I was in the National Basketball Arena in Tallaght early on Saturday morning to watch St Brendan’s from Tralee win their first ever senior national title, beating Leixlip Nemunas in the intermediate cup final.
It was a big game for Tralee, and Kerry basketball as a whole; a county that has long been a hotbed of the minority sport but has been starved of top-flight hoops action for too many years now.
A rejuvenated Kieran Donaghy was the inevitable hero of the piece, posting a stat line of 18 points, 26 rebounds and 12 assists. An exceptionally rare triple-double; like something you might get if you were playing the game on the PlayStation.
Having so much Superleague nous from a previous life, he was clearly just a different standard to everybody else on the floor, and when Brendan’s were under pressure in the first half, he led the charge and turned the tide, then happily sat back and orchestrated proceedings. It was the equivalent of watching Gooch playing junior football. A masterclass.
I was delighted for all the lads involved in the club, especially the likes of Charles O’Sullivan who fought on his back to keep basketball alive for the people of Tralee when it would have been far easier to let it go.
It would also have been a very proud day for the recently departed Bruddy Burrows — one of the greatest legends of Tralee and Kerry basketball. He was remembered fondly afterwards.
Leaving the warmth and glow of the arena in Tallaght for the piercing cold of Croke Park later that evening wasn’t much fun for spectators.
While Kerry spluttered their way to the final whistle, like a car running out of fuel, Dublin cruised. With only five collective training sessions done since they’ve returned from their team holiday, it is still a mystery to me how they managed to get themselves level at seven points apiece at the interval.
In the end, the scoreline was hugely flattering to Kerry and on another night, could easily have been a 15-point drubbing, such was the superiority of the hosts.
As much as Donaghy stood out on Saturday morning for looking like a dad toying with his kids in the backyard, Diarmuid Connolly looked equally as dominant and awe-inspiring over the 75 minutes in Dublin blue on the manicured surface of Croke Park.
Despite the limpid-like attentions of Paul Murphy, Connolly looked silky smooth and in control of everything he did. He was toying with Kerry for spells, operating on another level. He reminded me of the first time I watched Paul Scholes play live at Old Trafford... his touch, awareness, and his IQ were all obvious, but what stayed with me most about the United midfielder’s performance was how he always seemed to have time — he did things quickly, but was never rushed.
Scholes never once seemed to kick the ball that day, he just stroked it gracefully, using his foot like a wand.
Connolly has developed that very same poise in the past couple of seasons, that only the truly great ones find. He too strokes the ball as opposed to kicking it, a la Maurice Fitzgerald, and his passing was at its beautiful best Saturday. With all the negative noise around Gaelic football, the level of skill and style Connolly is bringing is one of the most aesthetically pleasing things about the modern game.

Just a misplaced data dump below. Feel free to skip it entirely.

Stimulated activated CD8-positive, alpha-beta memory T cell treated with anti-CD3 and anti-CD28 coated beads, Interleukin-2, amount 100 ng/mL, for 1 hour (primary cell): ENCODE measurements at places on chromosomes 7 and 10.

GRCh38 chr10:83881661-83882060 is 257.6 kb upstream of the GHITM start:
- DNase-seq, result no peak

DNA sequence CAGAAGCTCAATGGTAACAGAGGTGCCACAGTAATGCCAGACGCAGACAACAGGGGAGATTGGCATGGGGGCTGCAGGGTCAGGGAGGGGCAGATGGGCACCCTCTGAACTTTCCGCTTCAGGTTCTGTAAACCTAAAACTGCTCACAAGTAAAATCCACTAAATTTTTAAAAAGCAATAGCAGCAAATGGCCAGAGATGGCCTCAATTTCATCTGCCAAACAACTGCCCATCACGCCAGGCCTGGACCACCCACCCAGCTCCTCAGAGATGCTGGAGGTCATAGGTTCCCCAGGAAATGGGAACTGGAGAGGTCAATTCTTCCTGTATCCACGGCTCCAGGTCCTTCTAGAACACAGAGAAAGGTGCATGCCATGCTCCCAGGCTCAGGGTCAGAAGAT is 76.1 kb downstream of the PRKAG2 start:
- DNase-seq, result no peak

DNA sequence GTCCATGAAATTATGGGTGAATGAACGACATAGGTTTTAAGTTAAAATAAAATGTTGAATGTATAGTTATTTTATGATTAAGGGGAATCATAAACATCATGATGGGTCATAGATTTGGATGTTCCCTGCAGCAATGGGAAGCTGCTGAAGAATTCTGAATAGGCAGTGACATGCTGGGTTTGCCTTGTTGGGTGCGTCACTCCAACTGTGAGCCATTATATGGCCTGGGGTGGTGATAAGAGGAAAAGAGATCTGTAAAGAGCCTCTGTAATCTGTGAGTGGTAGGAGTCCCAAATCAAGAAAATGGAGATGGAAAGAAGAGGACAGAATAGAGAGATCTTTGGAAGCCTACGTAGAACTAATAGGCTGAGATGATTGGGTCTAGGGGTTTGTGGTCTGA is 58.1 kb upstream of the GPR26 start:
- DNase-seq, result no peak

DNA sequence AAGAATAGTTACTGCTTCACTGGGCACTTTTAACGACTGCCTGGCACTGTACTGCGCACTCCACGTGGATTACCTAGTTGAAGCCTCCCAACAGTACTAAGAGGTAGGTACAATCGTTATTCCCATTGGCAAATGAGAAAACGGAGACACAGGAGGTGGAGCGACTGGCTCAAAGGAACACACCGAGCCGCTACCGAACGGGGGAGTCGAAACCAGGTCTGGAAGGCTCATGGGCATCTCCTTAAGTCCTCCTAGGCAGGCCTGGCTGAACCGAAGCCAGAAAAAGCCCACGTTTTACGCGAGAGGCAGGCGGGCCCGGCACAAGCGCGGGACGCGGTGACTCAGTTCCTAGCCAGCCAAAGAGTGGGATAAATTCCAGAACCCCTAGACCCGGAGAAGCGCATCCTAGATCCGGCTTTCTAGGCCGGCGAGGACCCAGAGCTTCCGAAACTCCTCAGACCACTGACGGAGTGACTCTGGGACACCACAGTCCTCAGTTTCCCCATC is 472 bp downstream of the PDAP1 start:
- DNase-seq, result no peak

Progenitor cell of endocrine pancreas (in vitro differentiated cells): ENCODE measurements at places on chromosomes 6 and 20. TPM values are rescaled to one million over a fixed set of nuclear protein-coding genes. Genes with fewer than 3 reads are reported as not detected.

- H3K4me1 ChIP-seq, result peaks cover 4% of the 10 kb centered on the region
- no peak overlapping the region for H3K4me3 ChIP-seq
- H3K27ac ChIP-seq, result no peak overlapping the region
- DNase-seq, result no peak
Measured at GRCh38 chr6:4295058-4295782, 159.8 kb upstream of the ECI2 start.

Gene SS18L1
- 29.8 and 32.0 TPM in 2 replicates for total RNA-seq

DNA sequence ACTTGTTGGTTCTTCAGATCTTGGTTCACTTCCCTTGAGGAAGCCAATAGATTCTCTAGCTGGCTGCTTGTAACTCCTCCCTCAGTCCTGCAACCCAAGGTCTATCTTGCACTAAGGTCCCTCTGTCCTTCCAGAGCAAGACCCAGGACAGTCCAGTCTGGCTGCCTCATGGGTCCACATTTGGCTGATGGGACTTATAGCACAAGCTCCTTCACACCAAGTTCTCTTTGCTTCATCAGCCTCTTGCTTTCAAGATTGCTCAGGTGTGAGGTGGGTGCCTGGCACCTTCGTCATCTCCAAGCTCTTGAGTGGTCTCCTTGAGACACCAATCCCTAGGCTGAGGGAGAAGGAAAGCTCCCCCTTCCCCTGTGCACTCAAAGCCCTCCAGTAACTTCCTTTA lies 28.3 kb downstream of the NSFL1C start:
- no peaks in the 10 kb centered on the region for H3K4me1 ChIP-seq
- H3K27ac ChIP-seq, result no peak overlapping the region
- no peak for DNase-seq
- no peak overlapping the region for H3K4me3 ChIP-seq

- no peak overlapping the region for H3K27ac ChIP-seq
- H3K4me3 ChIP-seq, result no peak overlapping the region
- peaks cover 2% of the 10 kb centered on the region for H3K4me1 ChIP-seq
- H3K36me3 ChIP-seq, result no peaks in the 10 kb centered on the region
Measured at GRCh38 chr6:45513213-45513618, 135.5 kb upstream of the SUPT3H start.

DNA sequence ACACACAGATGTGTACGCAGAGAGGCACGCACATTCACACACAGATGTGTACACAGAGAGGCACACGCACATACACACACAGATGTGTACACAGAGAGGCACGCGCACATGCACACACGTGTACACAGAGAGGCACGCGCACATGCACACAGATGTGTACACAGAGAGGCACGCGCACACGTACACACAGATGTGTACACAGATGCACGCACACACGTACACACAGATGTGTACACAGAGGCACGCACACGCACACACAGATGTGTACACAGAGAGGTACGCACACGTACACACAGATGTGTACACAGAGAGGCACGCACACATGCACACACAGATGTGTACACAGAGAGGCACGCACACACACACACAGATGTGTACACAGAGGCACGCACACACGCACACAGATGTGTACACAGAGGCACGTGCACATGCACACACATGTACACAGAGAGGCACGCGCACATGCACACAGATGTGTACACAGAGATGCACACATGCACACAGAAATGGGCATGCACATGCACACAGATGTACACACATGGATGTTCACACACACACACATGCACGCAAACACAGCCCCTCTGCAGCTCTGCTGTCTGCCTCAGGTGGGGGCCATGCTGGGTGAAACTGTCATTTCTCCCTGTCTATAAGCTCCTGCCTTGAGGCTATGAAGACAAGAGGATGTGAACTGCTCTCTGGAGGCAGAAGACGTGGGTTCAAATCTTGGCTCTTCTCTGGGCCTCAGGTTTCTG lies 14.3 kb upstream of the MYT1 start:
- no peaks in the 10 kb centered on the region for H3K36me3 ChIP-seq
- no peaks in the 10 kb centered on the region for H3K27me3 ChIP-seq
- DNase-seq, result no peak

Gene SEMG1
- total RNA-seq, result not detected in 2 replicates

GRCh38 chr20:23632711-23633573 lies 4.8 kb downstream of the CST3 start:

And modern football has become more tactically aware. Again, Dublin’s first building block for success in this game came from the ageless Stephen Cluxton and their ever-evolving kick-out strategy.
Each time Kerry kicked the ball dead, he was rapidly fed another by his assistant behind the goal, ran to the tee and was looking to get the game restarted in under seven seconds.
Their latest tweak sees all Dublin defenders and midfielders gather in a narrow central column down the middle of the field, roughly in line with the ball, leaving oceans of space on both wings to move into. They run hard through the cluster of bodies in the middle, creating a few natural screens in all the traffic for guys to break towards the side-lines at pace allowing Cluxton to hit them in stride. Straight out of the Aussie rules playbook. They make it look so simple.
Granted, it’s easier to do in the wide expanses of Croke Park, but still a clever, distinct variation from last year.
In case anybody was in any doubt before, the league champions aren’t going to relinquish their crown easily. Quite the opposite, they are growing and evolving all the time and are capable of widening the gap to the chasing pack.
But as good as Dublin were, and considering their opposition, Cork surely topped Donegal for the performance of the opening weekend with a blistering start to life under Peadar Healy.
Mayo looked disjointed and uninterested in Páirc Ui Rinn with so many players out and Cork exploited those weaknesses with precision. The Rebels have always been capable of putting an early season tonking on opposition, but this was an important morale-booster for them, even for January 31.
What they need now is to build on this and find a level of consistency that has proved so elusive in recent years.
As the game wore on to its inevitable conclusion, I thought of Noel Connolly and Pat Holmes. Even for the most ardent of Mayo men, they wouldn’t be human if they didn’t feel the slightest tinge of satisfaction at seeing Cork run over the top of the boys who ousted them so unceremoniously in the not too distant past.
Swings and roundabouts.
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